Andreas Gebert/dpa/AP
Refugees and migrants arrive at the central train station in Munich, Germany, late Friday Sept. 11, 2015. Some 450,000 migrants have arrived in Germany this year. The country is expecting at least 800,000 in 2015 — by far the most in the 28-nation EU.

Migrants embrace positive welcome in Germany

While Chancellor Angela Merkel's deputy warned that the country is "reaching limits," Germany's welcome to thousands of migrants sharply contrasts to others' dangerous flights through Hungary and Macedonia.

Climbing aboard fast, efficient trains and heading toward clean, safe beds, migrants by the thousands headed into Germany on Saturday, with the southern city of Munich expected to see 10,000 in one day alone.

Chancellor Angela Merkel, fending off criticism from conservative critics, insisted that agreeing to take in those seeking asylum was "the right thing to do."

While Merkel's deputy warned that the country is "reaching limits," European nations traded jibes over how to deal with the influx. Hungary's hard-line prime minister proposed that the European Union step up aid to Syria's neighbors to stem the flow of refugees from camps there, and declared there is no "right to a better life."

Aydan Ozoguz, a senior German government official responsible for immigrant issues, said "the pace at which people are fleeing from the region is breathtaking."

Still, she was cautious about a statement Friday by her country's foreign minister that 40,000 migrants were expected in Germany over the weekend. "We'll have to see whether this figure really comes true," she said.

Some 450,000 migrants have arrived in Germany this year. The country is expecting at least 800,000 in 2015 — by far the most in the 28-nation EU.

The welcome mat for migrants in Germany contrasts sharply with the dangerous seas they faced to get to Greece, the tear gas from Macedonian police, the razor-wire fences, crude migrant camps and burly police in Hungary and, at times, train service shutdowns along the route.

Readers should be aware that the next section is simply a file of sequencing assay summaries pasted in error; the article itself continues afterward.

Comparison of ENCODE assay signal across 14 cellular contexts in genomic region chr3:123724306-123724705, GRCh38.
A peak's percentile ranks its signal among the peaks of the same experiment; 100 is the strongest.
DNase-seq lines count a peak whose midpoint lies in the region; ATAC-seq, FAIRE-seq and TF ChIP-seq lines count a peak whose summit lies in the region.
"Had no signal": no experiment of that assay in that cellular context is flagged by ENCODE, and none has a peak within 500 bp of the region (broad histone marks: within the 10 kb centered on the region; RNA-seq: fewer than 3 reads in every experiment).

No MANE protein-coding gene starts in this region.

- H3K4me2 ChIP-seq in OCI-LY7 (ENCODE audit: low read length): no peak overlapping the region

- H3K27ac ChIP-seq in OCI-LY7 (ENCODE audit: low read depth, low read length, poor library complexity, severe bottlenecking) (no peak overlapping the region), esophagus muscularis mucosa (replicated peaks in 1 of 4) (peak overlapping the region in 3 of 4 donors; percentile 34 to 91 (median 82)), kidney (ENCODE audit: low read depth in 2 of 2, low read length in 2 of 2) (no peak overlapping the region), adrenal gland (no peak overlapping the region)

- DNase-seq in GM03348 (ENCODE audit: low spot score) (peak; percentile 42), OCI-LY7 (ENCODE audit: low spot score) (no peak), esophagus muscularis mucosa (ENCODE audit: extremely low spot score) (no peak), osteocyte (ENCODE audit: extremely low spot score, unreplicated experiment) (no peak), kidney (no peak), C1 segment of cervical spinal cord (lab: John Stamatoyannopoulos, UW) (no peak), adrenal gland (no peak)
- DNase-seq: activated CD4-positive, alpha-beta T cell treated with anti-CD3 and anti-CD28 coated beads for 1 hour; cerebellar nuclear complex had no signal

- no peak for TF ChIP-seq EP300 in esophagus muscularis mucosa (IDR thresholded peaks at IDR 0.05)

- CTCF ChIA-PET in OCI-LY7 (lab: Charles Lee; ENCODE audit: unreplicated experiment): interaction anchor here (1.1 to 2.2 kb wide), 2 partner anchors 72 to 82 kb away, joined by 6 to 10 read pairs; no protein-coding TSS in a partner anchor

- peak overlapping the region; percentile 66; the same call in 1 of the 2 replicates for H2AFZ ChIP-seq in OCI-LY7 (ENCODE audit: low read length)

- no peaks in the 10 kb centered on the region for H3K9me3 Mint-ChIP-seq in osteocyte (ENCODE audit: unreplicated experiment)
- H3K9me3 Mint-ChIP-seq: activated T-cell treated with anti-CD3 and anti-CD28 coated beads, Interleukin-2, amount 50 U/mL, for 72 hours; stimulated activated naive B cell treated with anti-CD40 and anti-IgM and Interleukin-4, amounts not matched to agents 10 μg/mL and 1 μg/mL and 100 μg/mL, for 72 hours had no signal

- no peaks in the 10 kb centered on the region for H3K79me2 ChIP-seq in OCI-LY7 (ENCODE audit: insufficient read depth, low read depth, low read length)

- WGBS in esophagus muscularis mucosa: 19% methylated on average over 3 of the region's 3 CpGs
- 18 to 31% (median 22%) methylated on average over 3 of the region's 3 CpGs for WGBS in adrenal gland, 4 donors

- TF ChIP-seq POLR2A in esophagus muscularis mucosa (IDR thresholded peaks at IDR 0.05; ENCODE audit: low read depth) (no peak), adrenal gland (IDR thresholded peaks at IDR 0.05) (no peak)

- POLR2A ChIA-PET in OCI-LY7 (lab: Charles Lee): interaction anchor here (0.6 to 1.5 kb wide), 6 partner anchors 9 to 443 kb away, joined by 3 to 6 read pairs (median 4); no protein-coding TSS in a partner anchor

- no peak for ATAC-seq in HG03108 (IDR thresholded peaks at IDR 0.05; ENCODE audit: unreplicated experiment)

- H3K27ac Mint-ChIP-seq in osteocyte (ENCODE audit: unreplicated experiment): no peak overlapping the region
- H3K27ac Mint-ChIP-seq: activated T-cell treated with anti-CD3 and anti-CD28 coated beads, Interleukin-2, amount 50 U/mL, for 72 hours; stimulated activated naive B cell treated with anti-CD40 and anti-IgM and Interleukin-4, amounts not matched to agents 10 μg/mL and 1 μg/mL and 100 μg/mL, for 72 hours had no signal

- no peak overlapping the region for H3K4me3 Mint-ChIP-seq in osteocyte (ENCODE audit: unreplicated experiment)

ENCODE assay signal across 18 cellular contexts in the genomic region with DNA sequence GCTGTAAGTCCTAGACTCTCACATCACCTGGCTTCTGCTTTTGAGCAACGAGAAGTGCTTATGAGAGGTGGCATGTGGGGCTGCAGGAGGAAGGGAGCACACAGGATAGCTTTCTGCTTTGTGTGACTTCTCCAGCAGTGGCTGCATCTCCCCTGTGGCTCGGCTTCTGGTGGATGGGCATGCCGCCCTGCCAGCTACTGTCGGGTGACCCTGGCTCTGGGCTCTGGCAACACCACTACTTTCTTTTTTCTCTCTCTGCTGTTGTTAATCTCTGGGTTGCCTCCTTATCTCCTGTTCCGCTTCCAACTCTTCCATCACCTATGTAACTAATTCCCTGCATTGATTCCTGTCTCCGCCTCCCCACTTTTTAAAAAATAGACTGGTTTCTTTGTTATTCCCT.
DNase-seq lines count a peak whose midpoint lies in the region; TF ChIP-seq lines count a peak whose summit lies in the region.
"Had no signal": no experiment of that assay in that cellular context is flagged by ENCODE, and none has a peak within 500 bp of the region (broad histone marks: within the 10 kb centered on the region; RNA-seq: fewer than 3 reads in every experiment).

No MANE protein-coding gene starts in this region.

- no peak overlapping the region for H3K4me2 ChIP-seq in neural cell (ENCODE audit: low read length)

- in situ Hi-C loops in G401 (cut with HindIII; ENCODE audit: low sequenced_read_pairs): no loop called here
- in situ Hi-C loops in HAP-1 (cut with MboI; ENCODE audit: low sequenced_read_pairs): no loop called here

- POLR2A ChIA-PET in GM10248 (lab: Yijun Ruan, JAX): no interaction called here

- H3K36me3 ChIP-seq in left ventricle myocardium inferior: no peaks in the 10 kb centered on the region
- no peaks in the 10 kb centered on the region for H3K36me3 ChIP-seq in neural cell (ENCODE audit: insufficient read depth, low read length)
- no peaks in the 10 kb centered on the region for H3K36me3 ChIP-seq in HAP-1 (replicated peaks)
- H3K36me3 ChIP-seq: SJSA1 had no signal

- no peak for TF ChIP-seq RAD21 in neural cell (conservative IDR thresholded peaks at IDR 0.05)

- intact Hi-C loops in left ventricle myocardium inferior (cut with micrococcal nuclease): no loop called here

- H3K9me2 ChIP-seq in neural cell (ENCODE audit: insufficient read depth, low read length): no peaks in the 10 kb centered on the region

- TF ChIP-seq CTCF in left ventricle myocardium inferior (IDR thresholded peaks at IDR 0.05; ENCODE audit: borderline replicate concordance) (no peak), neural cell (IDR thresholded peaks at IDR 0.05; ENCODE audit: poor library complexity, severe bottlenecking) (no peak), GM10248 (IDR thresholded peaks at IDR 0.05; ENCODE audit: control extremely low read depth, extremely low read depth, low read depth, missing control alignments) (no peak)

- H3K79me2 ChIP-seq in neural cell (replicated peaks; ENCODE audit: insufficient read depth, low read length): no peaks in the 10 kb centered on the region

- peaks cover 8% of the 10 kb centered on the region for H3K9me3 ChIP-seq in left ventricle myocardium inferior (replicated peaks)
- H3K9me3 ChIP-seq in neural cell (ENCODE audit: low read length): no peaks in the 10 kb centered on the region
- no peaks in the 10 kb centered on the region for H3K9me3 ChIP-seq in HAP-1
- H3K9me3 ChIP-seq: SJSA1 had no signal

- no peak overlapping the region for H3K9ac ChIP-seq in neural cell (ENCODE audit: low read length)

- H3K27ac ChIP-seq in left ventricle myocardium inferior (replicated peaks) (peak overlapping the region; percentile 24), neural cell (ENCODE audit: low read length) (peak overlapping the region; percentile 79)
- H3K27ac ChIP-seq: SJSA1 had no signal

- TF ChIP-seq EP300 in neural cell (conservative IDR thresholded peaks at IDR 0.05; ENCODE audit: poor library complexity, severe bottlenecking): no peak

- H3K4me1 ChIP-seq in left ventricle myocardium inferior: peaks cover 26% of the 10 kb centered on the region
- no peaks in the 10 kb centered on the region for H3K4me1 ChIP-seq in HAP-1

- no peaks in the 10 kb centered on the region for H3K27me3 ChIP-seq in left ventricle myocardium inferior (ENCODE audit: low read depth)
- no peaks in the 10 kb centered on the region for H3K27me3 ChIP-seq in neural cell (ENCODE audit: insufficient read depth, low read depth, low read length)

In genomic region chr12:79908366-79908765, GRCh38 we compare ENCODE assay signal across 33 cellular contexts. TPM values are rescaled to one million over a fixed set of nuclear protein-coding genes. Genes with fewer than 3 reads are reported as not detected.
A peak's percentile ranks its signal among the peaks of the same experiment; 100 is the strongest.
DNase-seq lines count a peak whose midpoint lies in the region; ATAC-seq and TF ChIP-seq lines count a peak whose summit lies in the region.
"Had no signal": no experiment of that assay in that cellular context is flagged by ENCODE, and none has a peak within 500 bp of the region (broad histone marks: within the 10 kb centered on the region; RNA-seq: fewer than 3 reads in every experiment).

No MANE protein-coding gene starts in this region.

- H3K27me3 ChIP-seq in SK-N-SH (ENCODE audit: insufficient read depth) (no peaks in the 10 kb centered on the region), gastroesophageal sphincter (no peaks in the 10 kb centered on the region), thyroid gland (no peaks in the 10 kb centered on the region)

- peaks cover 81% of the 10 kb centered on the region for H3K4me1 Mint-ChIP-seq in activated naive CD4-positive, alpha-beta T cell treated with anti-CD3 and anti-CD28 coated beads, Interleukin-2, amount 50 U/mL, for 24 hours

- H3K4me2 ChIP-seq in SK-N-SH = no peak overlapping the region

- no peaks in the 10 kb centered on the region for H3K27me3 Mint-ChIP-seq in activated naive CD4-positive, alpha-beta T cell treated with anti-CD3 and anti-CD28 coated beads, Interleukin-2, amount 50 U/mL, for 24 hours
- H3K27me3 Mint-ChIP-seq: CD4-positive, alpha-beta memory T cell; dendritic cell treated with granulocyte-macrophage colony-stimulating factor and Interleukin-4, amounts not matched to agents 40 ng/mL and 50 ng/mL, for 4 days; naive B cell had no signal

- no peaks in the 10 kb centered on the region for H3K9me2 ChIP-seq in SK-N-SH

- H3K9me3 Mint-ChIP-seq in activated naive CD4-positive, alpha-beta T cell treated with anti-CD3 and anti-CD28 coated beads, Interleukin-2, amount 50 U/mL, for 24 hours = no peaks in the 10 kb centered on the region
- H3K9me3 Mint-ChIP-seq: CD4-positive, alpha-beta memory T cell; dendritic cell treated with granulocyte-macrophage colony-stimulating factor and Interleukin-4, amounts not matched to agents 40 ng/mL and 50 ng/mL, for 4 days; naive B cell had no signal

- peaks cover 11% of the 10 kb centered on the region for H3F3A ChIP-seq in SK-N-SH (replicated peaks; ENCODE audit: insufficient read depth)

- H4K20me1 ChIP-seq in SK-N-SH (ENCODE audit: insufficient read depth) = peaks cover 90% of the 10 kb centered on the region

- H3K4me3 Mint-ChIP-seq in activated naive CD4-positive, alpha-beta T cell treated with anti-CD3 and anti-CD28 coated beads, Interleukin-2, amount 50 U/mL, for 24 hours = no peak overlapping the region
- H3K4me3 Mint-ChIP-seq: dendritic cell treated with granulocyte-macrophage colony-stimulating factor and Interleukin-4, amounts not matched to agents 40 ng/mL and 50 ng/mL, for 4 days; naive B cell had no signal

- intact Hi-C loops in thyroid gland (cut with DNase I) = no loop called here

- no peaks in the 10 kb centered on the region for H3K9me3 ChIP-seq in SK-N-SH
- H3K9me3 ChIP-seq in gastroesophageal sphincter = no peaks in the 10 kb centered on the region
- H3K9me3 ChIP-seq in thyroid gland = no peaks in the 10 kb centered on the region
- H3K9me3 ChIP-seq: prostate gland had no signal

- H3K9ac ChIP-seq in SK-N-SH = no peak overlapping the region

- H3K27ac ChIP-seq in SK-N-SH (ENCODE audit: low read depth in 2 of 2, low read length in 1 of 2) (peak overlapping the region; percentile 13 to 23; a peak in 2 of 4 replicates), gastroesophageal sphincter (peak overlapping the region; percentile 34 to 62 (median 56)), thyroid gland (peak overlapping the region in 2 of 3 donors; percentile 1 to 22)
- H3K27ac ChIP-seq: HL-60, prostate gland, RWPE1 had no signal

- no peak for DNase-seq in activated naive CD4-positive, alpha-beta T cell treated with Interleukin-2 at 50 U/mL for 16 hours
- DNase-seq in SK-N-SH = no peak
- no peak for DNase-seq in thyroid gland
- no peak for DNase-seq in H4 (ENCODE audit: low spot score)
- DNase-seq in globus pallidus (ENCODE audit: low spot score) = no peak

Munich has been the main point of entry for migrants reaching Germany from Hungary and Austria. Mayor Dieter Reiter said the city was reaching the limits of its capacity and officials said it was considering putting up big tents to house some of the new arrivals.

Some 3,600 migrants had arrived in Munich by late morning Saturday and a total of 10,000 or more were expected in the course of the day, said Simone Hilgers, a spokeswoman for the Upper Bavaria region's government. That would compare with the 5,800 counted on Friday.

At least two special trains were expected to take some of the migrants on to other parts of Germany. Hilgers said Bavarian officials were in constant contact with other states to find places for the newcomers and more buses to transport migrants.

The northern state of Lower Saxony said it plans in the future to have trains from Austria run to the town of Bad Fallingbostel, from where migrants could be distributed across northern Germany.

While Germany has largely welcomed the migrants and a poll this week showed broad support for the government's course, Merkel has faced some criticism from Bavaria's governing party — the Christian Social Union, which is the local sister to her own conservative Christian Democrats.

Horst Seehofer, the party's leader and Bavaria's governor, was quoted as telling the weekly Der Spiegel that the decision was "a mistake which will occupy us for a long time." Seehofer said he sees "no possibility of getting the cap back on the bottle."

"We made a decision last week in an emergency situation ... and I am convinced that it was right," Merkel said Saturday, according to the dpa news agency.

Merkel didn't mention Seehofer directly. She said Germany would do justice to its responsibility to help those who need protection.